In the past, I’ve blogged about the empty nest syndrome. Many of my readers commiserated with the heart-wrenching transition to this phase. What about the refilled nest syndrome?
Yes, I just made that up. It could be the no more silence syndrome. Or the where did all my food go syndrome. Perhaps the overflowing laundry basket syndrome suits it even better.
No more silence
My favorite sound is silence. I know. I’m strange. Silence soaks into my soul and opens my mind to creativity.
Computer games, friends and girlfriends, movies until 2am – none of these promote peace and quiet. They can make falling to sleep difficult as well.
I especially loved hosting friends when the boys were younger. I loved knowing where they were and what they were doing. I enjoyed interacting with the people who filled the kids’ lives. I’m not saying that’s changed, but I’m older now.
When I’m tired, I lock myself away in my room with a book. Mostly because I want to wear PJs after 9pm. No one wants to see me in such attire.
I won’t even mention the brotherly arguments (they both can’t be RIGHT – but each of them is certain they are). I will say they’ve gotten less frequent.
I can only pray for an internship for my youngest. Then I’ll at least have the daytime to permeate myself with solitude and get my creative work accomplished.
Where did all the food go?
“There’s nothing to snack on” is the phrase I hear most often. My response, “Go buy something then.” Yeah, that goes over like a Nerf ball in a vacuum.
I am a leftover for lunch kind of gal. I was raised on leftovers and this was before the invention of microwaves (which make reheating so much simpler). I will cook extra so I can have lunch for the next day or two.
First off, the more you cook, the more these men think they need to eat. You make six pork chops for four people (there should be two left), and the bottomless pits absorb those extra two. “That was my lunch for tomorrow” does little to curb their appetites.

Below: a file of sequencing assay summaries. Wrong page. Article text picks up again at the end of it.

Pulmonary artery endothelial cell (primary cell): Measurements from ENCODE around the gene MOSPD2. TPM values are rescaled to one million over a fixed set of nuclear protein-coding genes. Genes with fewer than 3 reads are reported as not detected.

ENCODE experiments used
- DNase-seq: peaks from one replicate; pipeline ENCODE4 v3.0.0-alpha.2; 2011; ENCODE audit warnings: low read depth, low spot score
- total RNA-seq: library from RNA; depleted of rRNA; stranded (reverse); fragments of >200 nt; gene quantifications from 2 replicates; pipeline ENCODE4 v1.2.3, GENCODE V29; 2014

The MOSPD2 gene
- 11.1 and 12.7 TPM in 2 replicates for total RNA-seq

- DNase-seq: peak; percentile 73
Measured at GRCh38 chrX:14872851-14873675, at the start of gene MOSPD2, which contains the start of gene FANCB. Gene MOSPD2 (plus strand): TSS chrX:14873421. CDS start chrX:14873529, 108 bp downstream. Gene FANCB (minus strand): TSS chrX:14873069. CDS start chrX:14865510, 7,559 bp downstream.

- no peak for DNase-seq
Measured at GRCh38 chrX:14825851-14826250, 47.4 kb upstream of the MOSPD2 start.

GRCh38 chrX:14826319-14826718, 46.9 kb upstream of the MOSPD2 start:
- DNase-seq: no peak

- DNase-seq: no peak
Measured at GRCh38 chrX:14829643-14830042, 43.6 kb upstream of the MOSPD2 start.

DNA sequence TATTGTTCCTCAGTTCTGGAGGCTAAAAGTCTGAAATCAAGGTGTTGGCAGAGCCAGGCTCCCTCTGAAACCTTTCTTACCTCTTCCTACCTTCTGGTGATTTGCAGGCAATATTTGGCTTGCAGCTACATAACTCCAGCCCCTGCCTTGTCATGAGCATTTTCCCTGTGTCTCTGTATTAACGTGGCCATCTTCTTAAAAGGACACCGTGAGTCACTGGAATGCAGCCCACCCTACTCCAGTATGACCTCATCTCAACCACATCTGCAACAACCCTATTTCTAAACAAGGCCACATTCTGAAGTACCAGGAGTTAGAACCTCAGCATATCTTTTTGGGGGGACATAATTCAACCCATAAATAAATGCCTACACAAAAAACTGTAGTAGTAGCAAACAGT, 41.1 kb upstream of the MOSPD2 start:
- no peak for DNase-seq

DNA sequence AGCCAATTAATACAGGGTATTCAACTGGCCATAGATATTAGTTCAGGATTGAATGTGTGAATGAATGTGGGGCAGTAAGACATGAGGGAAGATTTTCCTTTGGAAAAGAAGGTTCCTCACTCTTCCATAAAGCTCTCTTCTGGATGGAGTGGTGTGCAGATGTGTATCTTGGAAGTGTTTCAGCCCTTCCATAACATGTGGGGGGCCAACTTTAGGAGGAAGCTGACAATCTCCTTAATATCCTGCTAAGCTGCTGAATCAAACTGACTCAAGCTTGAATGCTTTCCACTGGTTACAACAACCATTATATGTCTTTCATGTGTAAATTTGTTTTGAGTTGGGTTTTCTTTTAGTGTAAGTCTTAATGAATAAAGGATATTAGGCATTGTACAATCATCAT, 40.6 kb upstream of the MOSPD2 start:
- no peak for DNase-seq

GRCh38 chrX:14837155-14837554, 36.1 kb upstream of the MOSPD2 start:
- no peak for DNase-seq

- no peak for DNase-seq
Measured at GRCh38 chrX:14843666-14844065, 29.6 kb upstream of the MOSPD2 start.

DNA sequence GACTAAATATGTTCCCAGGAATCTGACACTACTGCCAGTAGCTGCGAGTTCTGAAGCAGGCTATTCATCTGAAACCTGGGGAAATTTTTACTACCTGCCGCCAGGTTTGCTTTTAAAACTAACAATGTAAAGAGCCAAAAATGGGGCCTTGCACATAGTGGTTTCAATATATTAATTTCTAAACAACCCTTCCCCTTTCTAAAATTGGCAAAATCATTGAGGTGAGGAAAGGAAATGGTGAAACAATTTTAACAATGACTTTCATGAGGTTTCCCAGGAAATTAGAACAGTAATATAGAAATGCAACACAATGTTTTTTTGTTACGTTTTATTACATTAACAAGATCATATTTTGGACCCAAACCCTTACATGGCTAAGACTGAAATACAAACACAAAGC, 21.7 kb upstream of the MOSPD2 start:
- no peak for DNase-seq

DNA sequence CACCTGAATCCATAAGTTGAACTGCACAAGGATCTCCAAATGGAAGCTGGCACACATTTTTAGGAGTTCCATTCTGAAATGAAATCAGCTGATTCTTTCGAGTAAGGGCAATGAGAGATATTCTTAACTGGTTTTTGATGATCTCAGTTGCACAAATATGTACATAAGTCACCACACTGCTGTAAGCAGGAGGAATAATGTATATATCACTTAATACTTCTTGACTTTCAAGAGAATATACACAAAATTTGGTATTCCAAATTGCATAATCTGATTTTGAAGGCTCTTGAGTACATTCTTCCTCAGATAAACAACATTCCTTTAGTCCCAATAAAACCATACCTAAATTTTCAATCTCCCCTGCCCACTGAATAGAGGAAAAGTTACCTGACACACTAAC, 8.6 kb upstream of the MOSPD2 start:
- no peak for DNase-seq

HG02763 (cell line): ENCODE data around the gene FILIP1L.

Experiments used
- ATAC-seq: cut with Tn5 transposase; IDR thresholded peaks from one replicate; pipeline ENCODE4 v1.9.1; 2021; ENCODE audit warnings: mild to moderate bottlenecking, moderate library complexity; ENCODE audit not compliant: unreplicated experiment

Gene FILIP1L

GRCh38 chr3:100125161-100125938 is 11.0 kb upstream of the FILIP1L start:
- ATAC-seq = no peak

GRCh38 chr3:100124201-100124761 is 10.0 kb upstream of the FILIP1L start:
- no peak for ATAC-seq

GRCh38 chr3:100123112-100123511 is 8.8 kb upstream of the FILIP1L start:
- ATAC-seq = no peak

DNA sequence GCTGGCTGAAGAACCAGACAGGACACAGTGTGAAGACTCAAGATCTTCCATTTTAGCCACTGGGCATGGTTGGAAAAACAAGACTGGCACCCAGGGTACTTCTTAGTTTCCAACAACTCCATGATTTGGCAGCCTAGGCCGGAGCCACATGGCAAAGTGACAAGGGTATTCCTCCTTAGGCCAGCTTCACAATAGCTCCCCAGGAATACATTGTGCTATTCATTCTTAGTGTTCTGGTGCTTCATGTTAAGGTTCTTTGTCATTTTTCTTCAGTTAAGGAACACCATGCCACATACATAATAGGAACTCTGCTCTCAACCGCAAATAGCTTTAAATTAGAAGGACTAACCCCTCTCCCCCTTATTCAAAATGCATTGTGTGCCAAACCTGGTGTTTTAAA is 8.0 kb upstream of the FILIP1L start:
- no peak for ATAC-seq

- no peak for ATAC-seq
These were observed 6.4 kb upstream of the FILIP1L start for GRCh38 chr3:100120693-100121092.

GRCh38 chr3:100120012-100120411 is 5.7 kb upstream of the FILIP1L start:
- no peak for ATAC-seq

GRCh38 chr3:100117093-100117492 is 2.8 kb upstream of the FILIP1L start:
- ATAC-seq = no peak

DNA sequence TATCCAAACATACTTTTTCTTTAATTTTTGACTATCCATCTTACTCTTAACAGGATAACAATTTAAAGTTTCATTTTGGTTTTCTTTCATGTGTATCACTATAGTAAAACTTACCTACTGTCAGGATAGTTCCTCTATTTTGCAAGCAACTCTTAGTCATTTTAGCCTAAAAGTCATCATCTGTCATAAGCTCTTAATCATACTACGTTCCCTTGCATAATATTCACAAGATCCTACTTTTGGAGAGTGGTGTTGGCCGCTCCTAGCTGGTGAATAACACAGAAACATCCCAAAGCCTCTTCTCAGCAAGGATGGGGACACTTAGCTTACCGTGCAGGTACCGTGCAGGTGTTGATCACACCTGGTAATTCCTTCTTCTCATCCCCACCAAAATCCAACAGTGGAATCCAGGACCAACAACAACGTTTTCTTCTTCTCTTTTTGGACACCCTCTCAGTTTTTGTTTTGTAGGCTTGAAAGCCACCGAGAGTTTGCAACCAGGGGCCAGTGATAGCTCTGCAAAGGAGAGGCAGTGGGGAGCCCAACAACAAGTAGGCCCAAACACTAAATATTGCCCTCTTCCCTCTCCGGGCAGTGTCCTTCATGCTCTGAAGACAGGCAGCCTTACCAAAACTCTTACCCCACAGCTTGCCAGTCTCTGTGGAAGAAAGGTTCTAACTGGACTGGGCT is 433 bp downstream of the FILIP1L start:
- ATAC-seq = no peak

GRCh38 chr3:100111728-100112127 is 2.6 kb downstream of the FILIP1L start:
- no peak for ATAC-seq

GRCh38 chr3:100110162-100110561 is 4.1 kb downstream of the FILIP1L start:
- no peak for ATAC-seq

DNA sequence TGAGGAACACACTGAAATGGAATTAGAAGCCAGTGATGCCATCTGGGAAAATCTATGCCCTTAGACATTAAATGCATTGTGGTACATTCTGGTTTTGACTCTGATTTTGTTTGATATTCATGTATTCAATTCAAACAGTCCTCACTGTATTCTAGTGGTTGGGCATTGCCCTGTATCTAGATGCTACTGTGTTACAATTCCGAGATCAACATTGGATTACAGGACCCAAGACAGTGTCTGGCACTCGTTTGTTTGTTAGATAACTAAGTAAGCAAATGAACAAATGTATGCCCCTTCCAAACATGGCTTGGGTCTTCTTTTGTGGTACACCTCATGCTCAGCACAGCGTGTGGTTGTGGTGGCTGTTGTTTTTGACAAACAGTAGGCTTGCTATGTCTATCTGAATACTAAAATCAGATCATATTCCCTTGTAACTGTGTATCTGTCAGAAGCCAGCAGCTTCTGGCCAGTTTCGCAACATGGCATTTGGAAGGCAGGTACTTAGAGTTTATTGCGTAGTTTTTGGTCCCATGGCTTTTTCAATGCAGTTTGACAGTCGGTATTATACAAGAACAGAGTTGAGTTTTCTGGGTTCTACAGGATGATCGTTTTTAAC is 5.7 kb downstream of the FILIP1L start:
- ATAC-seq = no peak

Secondly, those late night game and movie sessions work up an appetite. That extra plate of chicken and rice – ready for the microwave – passes for a midnight snack (in the absence of chips or crackers).
This one is irritating because I never discover it until I open the refrigerator at lunch time, dreaming of that plate of leftovers, salivating in anticipation. Where is it? There isn’t even an empty dish (until I check the boys’ rooms).
Overflowing laundry basket
It’s amazing how quickly I adapted to running two loads of laundry every Saturday. Yep, only two. Except when I changed the beds.
Four people translates into a minimum of six loads. Six loads that only I can move to the dryer and only I can fold. I’m not sure how this works. No one else hears the musical chimes signaling the end of the cycle, I suppose.
No, I haven’t folded their clothes for a decade or more. I put them back in the laundry basket and set them in their rooms. My oldest folds them and puts them away before he goes to bed that night. My youngest uses the basket as a dresser and his dirty clothes get piled on the floor beside it.
Needless to say, the door to his room remains closed.
And there’s more
I personally love the “Are you making us lunch?” query on Saturday afternoons. You can imagine the response when I answer with, “I thought you were making me lunch.”
My oldest son will take me to Taco Bell if he thinks I’m serious. The younger one looks at me like I’ve lost my mind and cooks something disgusting – Top Ramen noodles, for example – with a blithe offer to make me a package, too. Yeah, if I wanted to load up on fat and sodium.
I know this sounds like I’m complaining about having my boys living with me. I’m not. I love having them around, and I’m glad they feel comfortable enough to spend so much time with us.
They bring energy to the house. Translation: peace and quiet get exchanged for stress and activity.
For those of you on the other end, the kids moving home for a while, what’s your take on the situation? Parents, what other changes did I forget to mention?